How to calculate the period of a lunar mansion?

What is the period of a lunar mansion or station referring to and how is it calculated? Wikipedia says the following:

A lunar station, also called a lunar mansion or lunar house, is a segment of the ecliptic through which the Moon passes in its orbit around the Earth. The concept was used by several ancient cultures as part of their calendrical system.

For example, the period days of first lunar station is from April 23rd to May 10th and the period of the last lunar station is the days of April 20th, April 21st and April 22nd.

Please note that the following table is included in the Wikipedia page of Lunar Mansions and also the beginning day of each period is only listed here. For example the duration of the first mansion's period is from April 5th to April 18th. It's from April 18th to May 1st for the second Mansion and so on. • Interesting! The subsection of the linked article does say these are on a Gregorian calendar and so any lunar event would not happen on the same date each year, but move around by about a month. It's also strange that the "period" is listed as a single date. There might simply be some problems with the quality or validity of this table in the Wikipedia article.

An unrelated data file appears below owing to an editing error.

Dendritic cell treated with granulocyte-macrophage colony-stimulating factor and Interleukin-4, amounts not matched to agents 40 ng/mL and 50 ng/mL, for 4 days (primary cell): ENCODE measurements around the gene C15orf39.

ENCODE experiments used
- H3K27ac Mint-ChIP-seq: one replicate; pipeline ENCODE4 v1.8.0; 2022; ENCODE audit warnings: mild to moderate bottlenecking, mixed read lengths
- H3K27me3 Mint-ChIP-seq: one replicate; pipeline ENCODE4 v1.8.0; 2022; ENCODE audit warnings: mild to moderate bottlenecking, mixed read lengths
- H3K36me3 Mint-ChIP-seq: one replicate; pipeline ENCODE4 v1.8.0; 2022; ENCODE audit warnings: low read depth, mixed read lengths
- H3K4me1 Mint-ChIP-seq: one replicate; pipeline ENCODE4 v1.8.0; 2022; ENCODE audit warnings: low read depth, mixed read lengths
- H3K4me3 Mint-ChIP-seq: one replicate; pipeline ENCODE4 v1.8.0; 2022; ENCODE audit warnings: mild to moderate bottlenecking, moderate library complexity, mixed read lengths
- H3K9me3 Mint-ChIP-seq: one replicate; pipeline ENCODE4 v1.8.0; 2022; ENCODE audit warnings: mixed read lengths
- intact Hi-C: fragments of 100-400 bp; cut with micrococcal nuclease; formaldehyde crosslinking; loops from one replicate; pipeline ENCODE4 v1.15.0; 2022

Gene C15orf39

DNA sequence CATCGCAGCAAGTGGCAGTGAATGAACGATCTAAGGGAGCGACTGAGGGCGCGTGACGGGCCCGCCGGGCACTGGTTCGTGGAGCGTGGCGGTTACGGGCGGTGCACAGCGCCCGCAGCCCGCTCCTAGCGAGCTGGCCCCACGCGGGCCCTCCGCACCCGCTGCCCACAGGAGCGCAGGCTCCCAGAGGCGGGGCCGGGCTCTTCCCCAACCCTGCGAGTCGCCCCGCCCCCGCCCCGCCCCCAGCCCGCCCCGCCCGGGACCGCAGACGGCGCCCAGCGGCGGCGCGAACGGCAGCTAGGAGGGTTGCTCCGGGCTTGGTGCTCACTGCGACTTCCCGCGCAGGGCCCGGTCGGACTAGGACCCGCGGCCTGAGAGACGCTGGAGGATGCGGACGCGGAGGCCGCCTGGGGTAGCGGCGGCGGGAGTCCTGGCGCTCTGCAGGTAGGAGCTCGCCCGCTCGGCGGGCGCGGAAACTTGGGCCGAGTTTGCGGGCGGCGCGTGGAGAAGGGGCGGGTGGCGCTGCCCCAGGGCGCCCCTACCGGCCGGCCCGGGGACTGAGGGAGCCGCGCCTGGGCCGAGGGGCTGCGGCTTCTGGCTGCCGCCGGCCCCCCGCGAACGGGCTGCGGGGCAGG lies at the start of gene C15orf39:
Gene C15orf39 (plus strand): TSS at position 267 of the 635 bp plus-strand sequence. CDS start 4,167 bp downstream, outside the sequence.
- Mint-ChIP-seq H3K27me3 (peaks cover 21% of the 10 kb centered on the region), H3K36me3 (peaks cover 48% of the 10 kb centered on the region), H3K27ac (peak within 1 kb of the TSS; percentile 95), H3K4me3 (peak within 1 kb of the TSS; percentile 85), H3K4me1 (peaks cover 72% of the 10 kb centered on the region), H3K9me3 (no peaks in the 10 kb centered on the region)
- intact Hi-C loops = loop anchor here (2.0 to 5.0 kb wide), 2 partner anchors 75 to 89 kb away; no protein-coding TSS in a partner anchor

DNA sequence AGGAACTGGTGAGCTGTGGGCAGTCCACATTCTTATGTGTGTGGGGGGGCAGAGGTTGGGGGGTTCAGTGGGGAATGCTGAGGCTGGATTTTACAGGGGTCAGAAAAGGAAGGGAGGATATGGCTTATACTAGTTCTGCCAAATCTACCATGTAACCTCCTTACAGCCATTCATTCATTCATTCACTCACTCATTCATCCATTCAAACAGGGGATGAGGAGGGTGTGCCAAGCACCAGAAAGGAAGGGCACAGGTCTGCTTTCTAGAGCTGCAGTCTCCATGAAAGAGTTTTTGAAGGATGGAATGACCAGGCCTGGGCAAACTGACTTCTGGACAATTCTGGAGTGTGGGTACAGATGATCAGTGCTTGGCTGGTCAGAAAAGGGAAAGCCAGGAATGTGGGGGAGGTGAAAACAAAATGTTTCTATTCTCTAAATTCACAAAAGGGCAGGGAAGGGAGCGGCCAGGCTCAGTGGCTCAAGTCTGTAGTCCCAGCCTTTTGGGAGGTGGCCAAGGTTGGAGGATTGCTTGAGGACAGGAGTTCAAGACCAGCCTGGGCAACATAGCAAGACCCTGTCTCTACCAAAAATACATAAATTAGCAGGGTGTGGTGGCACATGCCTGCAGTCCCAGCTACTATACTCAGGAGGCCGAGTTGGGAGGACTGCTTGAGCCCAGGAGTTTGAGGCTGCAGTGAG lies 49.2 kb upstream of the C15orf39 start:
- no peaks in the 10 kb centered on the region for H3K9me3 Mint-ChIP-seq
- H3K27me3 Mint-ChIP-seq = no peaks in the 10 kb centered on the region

– uhoh
Jan 27 '21 at 2:00
• "Lunar station - [Manazilu ʾl-Qamar منازل القمر] according to Islamic astronomical system (Arab sources)" seems vague to me, i.e. which Arab sources?
– uhoh
Jan 27 '21 at 2:02
• @uhoh, I'm not sure, but you may find its Arab sources in the references of the hyperlinked Wikipedia page Jan 27 '21 at 2:34
• @Zhiya Once again welcome to astronomy SE. I edited your question a bit and included a quote to make it more accesible to the reader not familiar with the concept of lunar mansions. Jan 27 '21 at 10:43
• @uhoh Any comments on my approach? Jan 27 '21 at 13:35

The lunar stations are laid out so that the Moon resides about 1 day in each. The Moon takes an average of 27.32 days between passes of the same star (sidereal month) or ecliptic longitude (tropical month), so some traditions have 28 stations and some have 27. Station definitions can be either sidereal or tropical, and their widths can either be equal or vary with the spacing between stars. In any case, the associated calendar dates are when the Sun passes the reference points for those stations.